What I like about this story is that I don't think it's going to dilute that uniqueness. First, I'm approaching this story the same way I approached the Electric Superman story--as a finite story that will eventually restore the status quo. Eventually, I imagine the Kryptonians will be placed back into the bottle, and everything will return to something close to normal. I don't know that I'd like that; I think it'd be interesting to have New Krypton floating around out there for all manner of new and cool cosmic stories, but status quo is god. We can suspend our disbelief that the Daxamites aren't waging destruction across the universe because they don't have any particular ties to Earth, our atmosphere is toxic to them, and they've been consistently portrayed as fiercely isolationist. Kryptonians have none of those issues, and consequently face the same set of problems as General Zod. In short, nigh-omnipotent characters must somehow be bound by limitations. Nigh-omnipotent superheroes are bound by morals and ethics, or they become Dr. Manhattan. Nigh-omnipotent villains rarely have such qualms (with Black Adam's code of honor being a rare exception, and making him often more antihero than villain). In order to hold up the audience's disbelief as to why the nigh-omnipotent supervillains don't just take over the universe or kill everyone, they need to be otherwise hampered--Zod keeps getting put back in the Phantom Zone, Superboy-Prime gets imprisoned by the Green Lanterns, Cyborg ends up locked in a gem or trapped in the Source Wall, and so forth. If the Kryptonians are going to be out as a race of superpowered spacefarers with something of a grudge against the Man of Steel and a desire to spread the Kryptonian lifestyle through any means necessary, then they're going to stretch the bounds of believability to breaking. New Krypton is temporary Krypton.
Second, there's the point that I think the authors are going for: being confronted with what Krypton and Kryptonians are really like is only going to make Superman feel more alone. It's been a point of most of the (scant) visits to Krypton: dashing any idealized views Superman might have about his long lost homeworld. We're reminded in each case that Superman's heroism comes not from his powers but from his upbringing and his strong moral character. Superman's exposure to Krypton will show him that he's just as much an alien among them--if not moreso--as he is on Earth. Superman's actual uniqueness will be underscored, even if his artificial in-backstory-only uniqueness is temporarily compromised.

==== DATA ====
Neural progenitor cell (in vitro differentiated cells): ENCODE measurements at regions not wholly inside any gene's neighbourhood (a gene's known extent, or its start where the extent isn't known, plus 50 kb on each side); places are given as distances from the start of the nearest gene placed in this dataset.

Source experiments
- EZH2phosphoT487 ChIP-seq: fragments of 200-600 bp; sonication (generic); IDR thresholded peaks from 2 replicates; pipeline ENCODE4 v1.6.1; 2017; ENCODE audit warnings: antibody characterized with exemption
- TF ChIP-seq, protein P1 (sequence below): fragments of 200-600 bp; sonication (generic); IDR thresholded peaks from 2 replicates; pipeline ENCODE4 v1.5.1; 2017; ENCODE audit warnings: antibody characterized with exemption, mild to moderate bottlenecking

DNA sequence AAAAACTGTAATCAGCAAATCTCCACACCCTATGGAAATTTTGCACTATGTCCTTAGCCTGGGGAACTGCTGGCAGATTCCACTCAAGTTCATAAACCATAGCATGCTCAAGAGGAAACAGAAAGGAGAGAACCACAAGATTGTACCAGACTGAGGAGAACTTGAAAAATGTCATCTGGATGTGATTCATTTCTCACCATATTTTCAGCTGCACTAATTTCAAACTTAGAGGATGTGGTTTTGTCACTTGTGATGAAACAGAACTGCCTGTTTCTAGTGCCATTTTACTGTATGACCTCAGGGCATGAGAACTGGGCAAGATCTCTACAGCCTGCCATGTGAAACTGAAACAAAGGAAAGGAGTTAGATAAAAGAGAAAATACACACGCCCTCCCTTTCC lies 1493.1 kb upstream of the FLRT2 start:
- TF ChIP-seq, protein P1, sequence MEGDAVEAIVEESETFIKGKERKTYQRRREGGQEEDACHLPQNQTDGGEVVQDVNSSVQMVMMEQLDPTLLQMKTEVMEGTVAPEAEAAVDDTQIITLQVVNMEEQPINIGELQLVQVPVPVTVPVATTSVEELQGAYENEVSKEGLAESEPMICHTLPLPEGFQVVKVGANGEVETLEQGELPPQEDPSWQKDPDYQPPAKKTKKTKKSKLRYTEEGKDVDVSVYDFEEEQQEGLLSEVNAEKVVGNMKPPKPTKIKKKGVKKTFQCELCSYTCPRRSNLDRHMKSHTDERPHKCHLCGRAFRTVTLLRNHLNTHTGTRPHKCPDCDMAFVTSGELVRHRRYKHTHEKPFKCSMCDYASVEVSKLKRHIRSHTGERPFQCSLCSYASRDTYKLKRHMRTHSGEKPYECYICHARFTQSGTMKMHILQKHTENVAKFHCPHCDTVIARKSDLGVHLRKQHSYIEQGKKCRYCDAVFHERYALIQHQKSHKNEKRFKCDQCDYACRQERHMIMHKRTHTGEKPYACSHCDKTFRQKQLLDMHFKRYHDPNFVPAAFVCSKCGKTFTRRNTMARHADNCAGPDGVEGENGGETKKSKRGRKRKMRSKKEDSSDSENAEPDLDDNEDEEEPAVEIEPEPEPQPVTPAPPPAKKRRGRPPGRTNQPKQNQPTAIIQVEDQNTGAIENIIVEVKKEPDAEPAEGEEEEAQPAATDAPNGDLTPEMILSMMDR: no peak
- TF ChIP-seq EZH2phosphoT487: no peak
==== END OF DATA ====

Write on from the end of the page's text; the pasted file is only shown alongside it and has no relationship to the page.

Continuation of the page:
The other complaint I've heard is that people don't want to read Superman comics that don't have Superman in them. I understand the complaint, but I also remember the last time Superman was absent from his own titles. And you know what? It was fairly good. There's plenty of story value in removing the central character from the venue and seeing what happens with the rest of the cast. Plus, Nightwing has tactile telekinesis, and apparently Adventure Comics hinted at a return of one of my favorite characters, so there's that. Again, folks, it's a story
My big reason for excitement? As far as I know, this story has never been done before. It certainly hasn't been done in the modern age. It's so rare to see a Superman story that hasn't actually been done a dozen times before that I'm waiting on tenterhooks to see how it turns out. I can understand people's complaints, but I think the promise of an original story ought to be intriguing enough to give it a shot. Plus, Greg Rucka's back, and he wrote one of the best runs on Superman that I've ever read. There's a lot to like about New Krypton so far, and I can't wait to see the rest.